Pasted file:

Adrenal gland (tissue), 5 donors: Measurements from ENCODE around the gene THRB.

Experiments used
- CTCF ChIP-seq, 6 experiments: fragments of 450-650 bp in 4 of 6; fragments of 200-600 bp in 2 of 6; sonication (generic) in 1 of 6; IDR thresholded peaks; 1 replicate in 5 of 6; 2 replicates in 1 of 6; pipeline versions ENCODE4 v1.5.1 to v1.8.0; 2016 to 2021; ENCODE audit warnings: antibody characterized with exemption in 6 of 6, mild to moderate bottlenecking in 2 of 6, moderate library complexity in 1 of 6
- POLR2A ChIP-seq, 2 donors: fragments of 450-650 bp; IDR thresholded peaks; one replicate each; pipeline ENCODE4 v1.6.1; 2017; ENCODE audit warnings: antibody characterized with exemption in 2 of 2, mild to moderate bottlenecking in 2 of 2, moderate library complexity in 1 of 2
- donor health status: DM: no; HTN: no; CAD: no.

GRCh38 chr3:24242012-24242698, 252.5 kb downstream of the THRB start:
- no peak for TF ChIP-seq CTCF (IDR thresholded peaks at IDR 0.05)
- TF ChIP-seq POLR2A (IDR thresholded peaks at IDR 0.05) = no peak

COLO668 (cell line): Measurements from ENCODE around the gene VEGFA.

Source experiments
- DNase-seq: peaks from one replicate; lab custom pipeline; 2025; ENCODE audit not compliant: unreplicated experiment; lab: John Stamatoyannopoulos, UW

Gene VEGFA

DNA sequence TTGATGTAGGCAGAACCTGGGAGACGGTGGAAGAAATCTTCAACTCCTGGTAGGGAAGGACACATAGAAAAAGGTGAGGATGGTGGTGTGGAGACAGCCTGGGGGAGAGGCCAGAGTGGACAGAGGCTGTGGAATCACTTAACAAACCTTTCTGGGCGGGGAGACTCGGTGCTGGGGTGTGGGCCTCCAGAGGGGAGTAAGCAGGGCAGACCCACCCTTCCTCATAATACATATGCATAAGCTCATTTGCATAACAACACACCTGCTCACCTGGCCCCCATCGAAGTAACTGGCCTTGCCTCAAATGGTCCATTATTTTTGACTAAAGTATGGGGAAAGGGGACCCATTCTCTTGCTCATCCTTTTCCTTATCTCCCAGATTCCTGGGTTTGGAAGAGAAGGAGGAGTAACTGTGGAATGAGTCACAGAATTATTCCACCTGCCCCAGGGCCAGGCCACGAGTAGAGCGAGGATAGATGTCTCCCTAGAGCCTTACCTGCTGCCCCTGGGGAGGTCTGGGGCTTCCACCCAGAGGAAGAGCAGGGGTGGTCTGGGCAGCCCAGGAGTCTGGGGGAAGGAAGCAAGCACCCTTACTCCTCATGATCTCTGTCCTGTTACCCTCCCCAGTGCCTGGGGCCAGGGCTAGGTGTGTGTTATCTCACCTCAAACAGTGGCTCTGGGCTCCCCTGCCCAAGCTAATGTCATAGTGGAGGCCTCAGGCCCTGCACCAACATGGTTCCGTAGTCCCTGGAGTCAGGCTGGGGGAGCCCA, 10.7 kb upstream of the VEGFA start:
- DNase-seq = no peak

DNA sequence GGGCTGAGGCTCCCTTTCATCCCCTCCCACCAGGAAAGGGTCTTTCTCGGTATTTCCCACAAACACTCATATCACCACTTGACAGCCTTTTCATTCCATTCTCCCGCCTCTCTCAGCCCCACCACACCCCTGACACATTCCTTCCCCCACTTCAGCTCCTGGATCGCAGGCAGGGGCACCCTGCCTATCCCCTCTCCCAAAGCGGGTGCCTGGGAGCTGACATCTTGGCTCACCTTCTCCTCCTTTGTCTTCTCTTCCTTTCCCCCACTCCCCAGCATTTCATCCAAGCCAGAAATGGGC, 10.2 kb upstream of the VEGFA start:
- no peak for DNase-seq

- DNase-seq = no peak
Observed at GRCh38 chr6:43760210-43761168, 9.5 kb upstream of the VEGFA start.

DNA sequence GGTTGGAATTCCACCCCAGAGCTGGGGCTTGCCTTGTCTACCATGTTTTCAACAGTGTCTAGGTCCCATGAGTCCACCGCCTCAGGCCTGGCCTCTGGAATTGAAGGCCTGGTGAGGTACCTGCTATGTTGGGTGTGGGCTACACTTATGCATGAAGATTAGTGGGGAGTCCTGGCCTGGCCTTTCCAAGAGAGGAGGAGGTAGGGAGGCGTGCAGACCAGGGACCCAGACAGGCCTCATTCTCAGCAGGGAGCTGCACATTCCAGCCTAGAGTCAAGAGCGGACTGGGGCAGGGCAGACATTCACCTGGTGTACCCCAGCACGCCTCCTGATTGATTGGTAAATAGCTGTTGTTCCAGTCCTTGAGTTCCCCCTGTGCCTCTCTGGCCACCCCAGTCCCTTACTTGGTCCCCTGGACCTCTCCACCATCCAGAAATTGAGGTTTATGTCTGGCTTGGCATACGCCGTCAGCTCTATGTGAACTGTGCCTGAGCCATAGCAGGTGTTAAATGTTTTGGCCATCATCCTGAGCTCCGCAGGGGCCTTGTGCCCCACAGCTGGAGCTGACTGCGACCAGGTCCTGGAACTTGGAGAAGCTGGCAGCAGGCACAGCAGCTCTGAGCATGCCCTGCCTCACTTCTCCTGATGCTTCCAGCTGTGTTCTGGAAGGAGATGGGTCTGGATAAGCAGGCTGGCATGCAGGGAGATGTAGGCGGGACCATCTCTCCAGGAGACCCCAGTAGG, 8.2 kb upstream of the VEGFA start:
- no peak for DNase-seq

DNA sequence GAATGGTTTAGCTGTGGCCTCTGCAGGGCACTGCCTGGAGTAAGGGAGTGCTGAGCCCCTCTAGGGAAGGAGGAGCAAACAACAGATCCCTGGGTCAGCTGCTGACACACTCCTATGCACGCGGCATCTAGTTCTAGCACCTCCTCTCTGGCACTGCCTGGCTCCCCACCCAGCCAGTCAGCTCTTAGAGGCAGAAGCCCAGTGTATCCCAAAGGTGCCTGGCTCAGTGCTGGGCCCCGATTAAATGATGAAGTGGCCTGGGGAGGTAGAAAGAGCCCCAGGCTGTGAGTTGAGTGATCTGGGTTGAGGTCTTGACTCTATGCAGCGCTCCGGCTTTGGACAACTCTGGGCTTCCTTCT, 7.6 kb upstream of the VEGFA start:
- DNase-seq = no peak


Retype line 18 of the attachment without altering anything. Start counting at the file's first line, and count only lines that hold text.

Observed at GRCh38 chr6:43760210-43761168, 9.5 kb upstream of the VEGFA start.